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Homebee

1/72 - DHC-1 Chipmunk by AZ model - released - Peewit masks

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Rod Blievers    109

Thanks Homebee, I'll do this although I'm well aware I wouldn't have the courage to invest in producing kits.

 

Also at the risk of being accused of shameless self-promotion, a Chipmunk differences article has just been posted on HyperScale. See http://clubhyper.com/reference/whichchipmunkrb_1.htm.

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KevinK    255
6 hours ago, Rod Blievers said:

Kevin K Feb 19:

 

Not to do with modelling - forgive me - but the entire Chipmunk spinning/strake issues remain often mis-understood.

 

Absolutely - agreed.

 

There can be a very significant variation on spin characteristics between individual Chipmunk airframes and the entry technique makes a big difference to the early phases.

 

Your added Australian data also contains what I think may be the key statement:

 

6 hours ago, Rod Blievers said:

"... they did tend to shorten the recovery time slightly on an aircraft normally slow to recover, but it was only a reduction in the order of three quarters of a turn in the worst case" (my italics)

 

One problem a student can have, which is invariably instructor-addressed during standard RAF (and I assume all related air arms such as the RAAF) service training, is to think that the aeroplane somehow gives you 'credit' for the number of turns you have held the controls in the recovery position. In other words, if the student has found that the airframes he has flown always recover within a turn-and-a-half and he can then recover, he may subconsciously relax the recovery action on the next one at that same point, only to find the aircraft is still spinning. At that point the recovery action will take another full-duration application to be effective and people have flown into the ground as a result of repetition of that mistake. Three quarters of a turn difference might be enough to confuse an ab initio student flying solo.

 

The Tiger Moth spin is quite steep and pronounced when compared with the Chipmunk and those Tigers I have flown have left no doubt as to spin exit - they come out with a 'bang'. The fact that the Tiger was the aeroplane which all the instructors had originally learned on might have influenced things, too. The Chipmunk is subtler.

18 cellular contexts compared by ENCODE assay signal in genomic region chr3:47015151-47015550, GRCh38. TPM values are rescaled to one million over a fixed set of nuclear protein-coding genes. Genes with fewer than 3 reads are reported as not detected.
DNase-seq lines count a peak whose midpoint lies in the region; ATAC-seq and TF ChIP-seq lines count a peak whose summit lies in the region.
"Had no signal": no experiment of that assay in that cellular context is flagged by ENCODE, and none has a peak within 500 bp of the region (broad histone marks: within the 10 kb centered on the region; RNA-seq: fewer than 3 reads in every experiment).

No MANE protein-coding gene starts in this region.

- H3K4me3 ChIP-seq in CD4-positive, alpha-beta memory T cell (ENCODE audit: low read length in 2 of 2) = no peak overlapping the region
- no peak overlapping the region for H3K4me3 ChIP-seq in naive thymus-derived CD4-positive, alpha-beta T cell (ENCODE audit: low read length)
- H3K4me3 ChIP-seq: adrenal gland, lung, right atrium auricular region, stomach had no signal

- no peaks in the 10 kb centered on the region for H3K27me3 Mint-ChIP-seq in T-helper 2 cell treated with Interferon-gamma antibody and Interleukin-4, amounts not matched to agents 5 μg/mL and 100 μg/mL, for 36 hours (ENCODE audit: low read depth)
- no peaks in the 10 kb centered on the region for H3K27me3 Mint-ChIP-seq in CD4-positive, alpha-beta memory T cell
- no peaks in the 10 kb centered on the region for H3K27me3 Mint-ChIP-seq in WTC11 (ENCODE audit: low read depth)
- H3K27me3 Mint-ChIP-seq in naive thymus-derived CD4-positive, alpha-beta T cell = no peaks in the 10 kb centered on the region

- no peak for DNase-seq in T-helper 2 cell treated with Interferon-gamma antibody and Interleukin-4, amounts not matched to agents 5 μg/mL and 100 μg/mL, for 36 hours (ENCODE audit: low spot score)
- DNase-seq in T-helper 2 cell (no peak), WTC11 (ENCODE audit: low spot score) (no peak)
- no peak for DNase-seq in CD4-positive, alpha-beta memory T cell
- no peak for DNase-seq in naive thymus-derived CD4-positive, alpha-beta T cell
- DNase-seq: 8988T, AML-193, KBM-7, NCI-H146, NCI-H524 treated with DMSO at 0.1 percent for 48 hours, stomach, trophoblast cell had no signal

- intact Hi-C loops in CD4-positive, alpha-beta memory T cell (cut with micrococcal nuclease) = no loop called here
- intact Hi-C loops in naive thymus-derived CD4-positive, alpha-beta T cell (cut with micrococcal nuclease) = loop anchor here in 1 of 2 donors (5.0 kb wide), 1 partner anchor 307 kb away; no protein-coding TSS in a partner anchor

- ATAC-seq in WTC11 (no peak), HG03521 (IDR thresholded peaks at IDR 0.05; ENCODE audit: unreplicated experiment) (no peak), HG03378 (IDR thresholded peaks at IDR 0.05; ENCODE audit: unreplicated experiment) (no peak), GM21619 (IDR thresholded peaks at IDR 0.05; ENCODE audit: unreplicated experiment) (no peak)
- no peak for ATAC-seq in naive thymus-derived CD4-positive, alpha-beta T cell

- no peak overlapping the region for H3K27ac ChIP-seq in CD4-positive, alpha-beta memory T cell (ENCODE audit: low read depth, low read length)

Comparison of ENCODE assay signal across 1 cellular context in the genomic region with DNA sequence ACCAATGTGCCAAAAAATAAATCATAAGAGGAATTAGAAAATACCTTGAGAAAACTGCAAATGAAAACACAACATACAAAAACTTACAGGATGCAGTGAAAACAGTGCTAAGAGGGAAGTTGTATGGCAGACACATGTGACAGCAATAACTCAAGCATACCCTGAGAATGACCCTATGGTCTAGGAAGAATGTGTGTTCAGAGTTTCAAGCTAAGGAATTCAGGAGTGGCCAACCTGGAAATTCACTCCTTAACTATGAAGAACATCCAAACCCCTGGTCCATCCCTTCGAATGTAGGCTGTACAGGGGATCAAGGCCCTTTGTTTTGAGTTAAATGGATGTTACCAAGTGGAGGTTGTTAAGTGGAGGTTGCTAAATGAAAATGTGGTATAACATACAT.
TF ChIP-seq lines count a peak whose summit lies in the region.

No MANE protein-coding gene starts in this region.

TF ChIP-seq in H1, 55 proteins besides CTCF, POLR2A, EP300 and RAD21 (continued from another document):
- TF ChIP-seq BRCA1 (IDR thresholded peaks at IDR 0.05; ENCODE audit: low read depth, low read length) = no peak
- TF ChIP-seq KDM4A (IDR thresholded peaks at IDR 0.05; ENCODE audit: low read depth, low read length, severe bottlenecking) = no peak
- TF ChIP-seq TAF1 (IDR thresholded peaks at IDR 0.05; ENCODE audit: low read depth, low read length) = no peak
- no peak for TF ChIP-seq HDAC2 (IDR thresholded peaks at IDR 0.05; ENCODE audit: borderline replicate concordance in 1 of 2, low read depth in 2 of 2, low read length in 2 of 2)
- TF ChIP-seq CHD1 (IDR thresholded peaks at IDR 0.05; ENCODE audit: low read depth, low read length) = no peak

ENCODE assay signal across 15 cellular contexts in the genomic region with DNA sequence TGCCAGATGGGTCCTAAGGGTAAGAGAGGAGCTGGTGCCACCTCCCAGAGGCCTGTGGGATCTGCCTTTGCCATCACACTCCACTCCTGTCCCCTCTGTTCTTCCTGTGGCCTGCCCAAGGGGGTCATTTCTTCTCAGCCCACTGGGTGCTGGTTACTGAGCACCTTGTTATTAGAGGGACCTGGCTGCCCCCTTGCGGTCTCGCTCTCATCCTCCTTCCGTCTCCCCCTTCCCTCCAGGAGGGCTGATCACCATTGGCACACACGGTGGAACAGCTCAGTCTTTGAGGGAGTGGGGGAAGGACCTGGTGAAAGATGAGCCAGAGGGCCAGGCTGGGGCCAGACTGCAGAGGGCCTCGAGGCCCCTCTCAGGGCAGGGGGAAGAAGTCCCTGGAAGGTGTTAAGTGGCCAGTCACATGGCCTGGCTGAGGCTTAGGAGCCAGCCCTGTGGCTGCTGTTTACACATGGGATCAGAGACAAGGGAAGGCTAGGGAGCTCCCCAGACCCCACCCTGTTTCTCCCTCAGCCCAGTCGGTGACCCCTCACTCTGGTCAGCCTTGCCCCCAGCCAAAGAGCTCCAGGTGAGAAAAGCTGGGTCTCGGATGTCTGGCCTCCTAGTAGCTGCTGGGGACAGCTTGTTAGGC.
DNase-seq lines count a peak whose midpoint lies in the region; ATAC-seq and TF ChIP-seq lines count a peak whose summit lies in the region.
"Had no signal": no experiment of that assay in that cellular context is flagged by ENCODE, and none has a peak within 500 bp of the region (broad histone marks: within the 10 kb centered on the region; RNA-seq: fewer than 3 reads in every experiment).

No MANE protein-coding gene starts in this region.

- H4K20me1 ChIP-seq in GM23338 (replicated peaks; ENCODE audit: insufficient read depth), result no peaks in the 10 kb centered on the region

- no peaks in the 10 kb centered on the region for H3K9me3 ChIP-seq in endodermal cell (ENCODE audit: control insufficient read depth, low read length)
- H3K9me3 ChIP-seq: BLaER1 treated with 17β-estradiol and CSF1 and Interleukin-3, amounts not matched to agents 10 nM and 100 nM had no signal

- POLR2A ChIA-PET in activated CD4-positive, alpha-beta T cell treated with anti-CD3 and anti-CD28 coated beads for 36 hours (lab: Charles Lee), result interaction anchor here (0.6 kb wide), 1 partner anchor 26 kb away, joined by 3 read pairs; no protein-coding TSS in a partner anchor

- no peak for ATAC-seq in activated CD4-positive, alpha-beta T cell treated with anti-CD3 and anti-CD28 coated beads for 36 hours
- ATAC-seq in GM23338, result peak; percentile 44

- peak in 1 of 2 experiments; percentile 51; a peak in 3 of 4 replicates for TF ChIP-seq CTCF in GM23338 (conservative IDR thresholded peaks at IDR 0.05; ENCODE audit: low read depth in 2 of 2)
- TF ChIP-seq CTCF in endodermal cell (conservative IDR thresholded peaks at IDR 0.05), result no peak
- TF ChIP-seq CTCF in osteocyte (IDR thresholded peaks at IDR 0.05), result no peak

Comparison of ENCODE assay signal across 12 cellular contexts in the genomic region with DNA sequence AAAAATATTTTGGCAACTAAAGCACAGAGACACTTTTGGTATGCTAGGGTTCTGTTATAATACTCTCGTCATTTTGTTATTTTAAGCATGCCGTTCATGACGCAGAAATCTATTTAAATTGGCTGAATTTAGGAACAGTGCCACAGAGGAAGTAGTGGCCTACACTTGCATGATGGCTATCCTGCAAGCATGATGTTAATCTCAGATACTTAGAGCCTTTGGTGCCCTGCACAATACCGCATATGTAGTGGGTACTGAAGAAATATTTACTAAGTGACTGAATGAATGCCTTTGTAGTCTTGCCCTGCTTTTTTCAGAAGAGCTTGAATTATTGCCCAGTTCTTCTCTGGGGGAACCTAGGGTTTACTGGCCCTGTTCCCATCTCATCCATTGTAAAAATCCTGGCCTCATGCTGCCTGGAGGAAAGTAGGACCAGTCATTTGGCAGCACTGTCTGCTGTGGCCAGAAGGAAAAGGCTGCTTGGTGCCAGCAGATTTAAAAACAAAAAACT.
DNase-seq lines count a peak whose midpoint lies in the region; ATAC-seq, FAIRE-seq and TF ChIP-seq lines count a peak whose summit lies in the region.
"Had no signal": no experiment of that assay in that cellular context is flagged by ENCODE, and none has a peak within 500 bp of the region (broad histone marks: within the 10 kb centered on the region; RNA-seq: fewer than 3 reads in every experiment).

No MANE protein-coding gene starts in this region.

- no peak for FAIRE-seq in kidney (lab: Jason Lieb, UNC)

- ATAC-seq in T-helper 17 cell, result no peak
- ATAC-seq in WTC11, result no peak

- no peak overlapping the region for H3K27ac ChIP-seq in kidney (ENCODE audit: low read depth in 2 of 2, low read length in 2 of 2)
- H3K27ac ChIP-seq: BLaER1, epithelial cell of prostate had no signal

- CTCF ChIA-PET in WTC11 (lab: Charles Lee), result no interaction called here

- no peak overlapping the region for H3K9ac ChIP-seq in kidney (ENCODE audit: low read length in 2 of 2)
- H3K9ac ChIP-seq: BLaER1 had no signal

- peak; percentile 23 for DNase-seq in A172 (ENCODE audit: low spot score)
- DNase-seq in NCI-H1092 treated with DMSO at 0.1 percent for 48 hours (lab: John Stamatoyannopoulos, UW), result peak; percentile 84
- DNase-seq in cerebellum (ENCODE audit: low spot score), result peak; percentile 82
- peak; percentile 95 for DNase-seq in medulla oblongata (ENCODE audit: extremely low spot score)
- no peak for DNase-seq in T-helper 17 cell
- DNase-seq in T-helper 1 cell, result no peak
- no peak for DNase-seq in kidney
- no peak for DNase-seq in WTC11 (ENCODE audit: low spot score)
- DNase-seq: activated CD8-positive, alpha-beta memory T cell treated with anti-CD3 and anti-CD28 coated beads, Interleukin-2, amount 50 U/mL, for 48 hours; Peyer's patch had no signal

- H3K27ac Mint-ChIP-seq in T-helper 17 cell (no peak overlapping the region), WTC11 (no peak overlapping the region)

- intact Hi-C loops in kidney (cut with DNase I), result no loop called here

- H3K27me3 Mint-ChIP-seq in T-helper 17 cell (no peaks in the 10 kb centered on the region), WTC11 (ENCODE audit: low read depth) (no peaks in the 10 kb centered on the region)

Thanks for your contribution, Rod.

 

Kevin

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Work In Progress    1,053

Very true, I remember falling into that lack of mental rigour myself at the start of early spin training, which in my case was coming on to the Chipmunk from a variety of gliders and sailplanes all of which were signfiicantly lower-energy in the spin. Also, of course, a somewhat woozy and disorientated stude can become distracted by all the whirling and slacken off the control movements just from lack of focus

 

Relatedat least some Chippies in my experience can feel as if you are on full down elevator when you still have about an inch to push. Like a double-pressure trigger.

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NAVY870    1,847
4 hours ago, Rod Blievers said:

Thanks Homebee, I'll do this although I'm well aware I wouldn't have the courage to invest in producing kits.

 

Also at the risk of being accused of shameless self-promotion, a Chipmunk differences article has just been posted on HyperScale. See http://clubhyper.com/reference/whichchipmunkrb_1.htm.